OverviewA person's blood quantum is defined as the percentage of their ancestors who are documented as full-blood Native Americans. The US federal government uses a blood quantum minimum as a measure of "Indian" identity to manage tribal enrollments and access to cultural and social services. Evidence suggests that if current demographic trends continue, within a few generations tribes will legally disappear. Through essays, personal stories, case studies, satire, and poetry, a lauded collection of international contributors will explore blood quantum as biology and as cultural metaphor. Featuring diverse and talented Native voices representing different generations, backgrounds, and literary styles, The Great Vanishing Act, addresses the most critical issue facing Native Americans and all indigenous populations in the 21st century and hopes to redefine the meaning of cultural citizenship.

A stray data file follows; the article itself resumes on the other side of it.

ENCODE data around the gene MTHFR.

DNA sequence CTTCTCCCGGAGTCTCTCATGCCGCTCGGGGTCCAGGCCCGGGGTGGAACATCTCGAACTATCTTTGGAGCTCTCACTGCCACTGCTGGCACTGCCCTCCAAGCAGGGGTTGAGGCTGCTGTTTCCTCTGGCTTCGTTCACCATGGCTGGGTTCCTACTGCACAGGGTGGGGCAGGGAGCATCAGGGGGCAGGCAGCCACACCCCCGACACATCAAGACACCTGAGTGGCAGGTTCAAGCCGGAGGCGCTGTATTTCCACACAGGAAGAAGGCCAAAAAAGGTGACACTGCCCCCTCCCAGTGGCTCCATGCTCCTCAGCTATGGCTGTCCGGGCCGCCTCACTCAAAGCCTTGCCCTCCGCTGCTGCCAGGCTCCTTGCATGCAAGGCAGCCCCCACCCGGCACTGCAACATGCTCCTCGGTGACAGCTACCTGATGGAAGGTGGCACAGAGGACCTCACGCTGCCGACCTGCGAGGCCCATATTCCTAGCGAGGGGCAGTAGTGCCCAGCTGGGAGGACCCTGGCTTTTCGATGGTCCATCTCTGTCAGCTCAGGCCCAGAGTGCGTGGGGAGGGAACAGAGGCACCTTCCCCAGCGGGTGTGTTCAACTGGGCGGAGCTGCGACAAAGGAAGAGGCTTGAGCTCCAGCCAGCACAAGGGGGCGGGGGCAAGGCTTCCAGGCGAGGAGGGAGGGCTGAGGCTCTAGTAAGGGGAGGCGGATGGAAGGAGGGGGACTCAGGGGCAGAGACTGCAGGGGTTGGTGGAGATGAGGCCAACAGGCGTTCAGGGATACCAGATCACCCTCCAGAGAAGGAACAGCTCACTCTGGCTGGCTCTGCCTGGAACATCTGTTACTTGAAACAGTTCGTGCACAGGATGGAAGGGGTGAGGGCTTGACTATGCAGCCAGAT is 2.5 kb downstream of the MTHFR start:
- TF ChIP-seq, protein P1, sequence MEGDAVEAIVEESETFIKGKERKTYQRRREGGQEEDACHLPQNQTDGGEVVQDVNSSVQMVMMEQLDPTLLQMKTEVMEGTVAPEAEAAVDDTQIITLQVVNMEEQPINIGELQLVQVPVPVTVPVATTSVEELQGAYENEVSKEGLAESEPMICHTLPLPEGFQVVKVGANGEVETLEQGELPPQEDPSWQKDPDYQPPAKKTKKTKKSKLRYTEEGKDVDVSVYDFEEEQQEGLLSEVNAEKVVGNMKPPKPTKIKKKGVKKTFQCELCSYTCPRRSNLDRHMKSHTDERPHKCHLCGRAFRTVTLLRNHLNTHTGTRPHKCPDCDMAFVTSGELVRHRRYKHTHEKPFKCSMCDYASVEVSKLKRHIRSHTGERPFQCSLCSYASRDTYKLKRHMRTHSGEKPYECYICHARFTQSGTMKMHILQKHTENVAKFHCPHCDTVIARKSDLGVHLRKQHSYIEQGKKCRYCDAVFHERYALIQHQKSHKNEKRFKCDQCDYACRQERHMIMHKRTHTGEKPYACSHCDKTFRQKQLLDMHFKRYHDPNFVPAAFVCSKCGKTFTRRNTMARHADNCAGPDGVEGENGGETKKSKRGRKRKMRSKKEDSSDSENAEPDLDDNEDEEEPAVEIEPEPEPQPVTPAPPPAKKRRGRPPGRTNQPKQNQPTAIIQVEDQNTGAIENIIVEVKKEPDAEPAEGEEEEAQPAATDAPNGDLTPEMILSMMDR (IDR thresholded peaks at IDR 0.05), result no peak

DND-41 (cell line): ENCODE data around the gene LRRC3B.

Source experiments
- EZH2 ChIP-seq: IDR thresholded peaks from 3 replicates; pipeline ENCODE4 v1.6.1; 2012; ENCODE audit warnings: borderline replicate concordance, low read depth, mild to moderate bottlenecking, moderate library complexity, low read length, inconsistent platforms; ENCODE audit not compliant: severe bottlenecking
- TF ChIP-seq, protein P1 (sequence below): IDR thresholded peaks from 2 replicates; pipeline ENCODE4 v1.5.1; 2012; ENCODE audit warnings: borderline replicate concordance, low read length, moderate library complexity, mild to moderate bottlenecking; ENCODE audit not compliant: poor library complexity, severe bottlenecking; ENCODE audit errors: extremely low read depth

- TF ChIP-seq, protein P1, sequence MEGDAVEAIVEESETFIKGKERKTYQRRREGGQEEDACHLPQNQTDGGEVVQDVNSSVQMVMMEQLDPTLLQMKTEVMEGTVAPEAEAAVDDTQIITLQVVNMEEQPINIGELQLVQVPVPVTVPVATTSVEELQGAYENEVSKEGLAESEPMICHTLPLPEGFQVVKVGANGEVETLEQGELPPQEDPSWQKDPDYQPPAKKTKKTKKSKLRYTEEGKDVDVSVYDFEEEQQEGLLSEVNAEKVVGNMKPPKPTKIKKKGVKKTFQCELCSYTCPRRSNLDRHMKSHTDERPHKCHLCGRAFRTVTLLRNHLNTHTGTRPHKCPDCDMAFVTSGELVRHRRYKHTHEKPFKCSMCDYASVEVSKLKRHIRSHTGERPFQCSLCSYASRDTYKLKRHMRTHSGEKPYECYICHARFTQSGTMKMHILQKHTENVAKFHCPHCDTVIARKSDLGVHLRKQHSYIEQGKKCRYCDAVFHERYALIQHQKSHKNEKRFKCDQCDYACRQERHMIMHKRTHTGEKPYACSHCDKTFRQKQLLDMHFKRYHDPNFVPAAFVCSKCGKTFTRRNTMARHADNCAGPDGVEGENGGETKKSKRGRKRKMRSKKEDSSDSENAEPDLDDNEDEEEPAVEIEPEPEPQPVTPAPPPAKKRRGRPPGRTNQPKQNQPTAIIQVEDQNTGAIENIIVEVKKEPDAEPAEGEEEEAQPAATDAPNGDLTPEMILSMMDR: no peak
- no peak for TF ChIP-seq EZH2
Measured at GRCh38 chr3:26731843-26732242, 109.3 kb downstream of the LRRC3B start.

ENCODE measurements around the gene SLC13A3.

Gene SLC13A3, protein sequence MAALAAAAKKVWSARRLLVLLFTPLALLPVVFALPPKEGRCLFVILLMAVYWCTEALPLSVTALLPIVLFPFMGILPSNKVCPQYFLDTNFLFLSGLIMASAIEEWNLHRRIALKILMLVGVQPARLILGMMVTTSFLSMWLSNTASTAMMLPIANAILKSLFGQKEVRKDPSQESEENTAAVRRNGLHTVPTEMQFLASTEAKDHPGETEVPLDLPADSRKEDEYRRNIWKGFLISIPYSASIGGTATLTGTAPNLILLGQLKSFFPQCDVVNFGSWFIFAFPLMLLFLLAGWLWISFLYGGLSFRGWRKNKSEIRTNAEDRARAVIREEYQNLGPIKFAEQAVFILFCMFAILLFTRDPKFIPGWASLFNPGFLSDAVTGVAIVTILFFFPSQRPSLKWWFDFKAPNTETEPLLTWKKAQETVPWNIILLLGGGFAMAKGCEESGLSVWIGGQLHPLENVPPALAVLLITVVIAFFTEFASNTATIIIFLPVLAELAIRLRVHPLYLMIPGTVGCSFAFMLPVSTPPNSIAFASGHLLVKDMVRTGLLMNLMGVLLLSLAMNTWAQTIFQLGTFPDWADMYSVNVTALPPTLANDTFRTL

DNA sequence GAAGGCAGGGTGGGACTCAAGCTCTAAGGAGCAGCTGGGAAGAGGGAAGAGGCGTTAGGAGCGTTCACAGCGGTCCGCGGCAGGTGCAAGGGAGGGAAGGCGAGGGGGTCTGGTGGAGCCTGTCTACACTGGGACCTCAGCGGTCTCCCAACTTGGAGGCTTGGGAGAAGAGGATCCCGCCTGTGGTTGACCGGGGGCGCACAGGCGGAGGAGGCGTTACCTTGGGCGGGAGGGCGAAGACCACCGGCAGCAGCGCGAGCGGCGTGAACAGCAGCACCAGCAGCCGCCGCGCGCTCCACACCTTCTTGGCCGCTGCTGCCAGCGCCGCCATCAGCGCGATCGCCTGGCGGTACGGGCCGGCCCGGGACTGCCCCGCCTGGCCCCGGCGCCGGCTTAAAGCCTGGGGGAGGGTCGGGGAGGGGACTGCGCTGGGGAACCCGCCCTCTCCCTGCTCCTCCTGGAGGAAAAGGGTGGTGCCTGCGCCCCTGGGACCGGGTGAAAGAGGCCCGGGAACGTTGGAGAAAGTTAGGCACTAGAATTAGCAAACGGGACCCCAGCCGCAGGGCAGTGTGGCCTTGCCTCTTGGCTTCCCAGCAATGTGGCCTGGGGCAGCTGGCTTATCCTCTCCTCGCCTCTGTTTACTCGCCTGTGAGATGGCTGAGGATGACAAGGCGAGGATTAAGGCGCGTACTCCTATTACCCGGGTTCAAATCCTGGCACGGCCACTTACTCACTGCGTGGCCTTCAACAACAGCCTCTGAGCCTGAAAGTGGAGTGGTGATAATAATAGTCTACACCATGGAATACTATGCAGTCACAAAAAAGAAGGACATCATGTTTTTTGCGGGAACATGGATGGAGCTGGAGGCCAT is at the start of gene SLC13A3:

Author BiographyNorbert S. Hill, Jr., of the Oneida Tribe, has developed and administered educational programs for American Indian and disadvantaged youths for more than twenty years. Hill was executive director of the American Indian Science and Engineering Society for many years and advocates education as the route to economic power. Under his leadership, this national nonprofit organization evolved into a major resource for increasing the number of American Indian scientists and engineers. He also edited Words of Power: Voices from Indian America. He lives in Boulder, Colorado, with his wife and three children. Kathleen Ratteree began working with the Oneida Nation Trust and Enrollment Committee in 2013. She has served as project manager for Sustain Oneida, a subcommittee of Trust and Enrollment. She assists in facilitating constructive community dialogue on tribal enrollment criteria. Over the past three years she has written a series of articles for the Oneida tribal newspaper, The Kalihwisaks, on identity, citizenship, blood quantum, demographics, sovereignty, and tribal governance. The articles are designed to raise awareness of enrollment issues and population trends, and they encourage community engagement in the membership/citizenship dialogue. Kathleen holds a master of science in medical anthropology, and a master of public health and a certificate of global health from the University of Wisconsin - Madison. Kathleen lives just outside Green Bay, WI, with her husband, two young children, a 100-pound dog, twelve chickens, and various wildlife.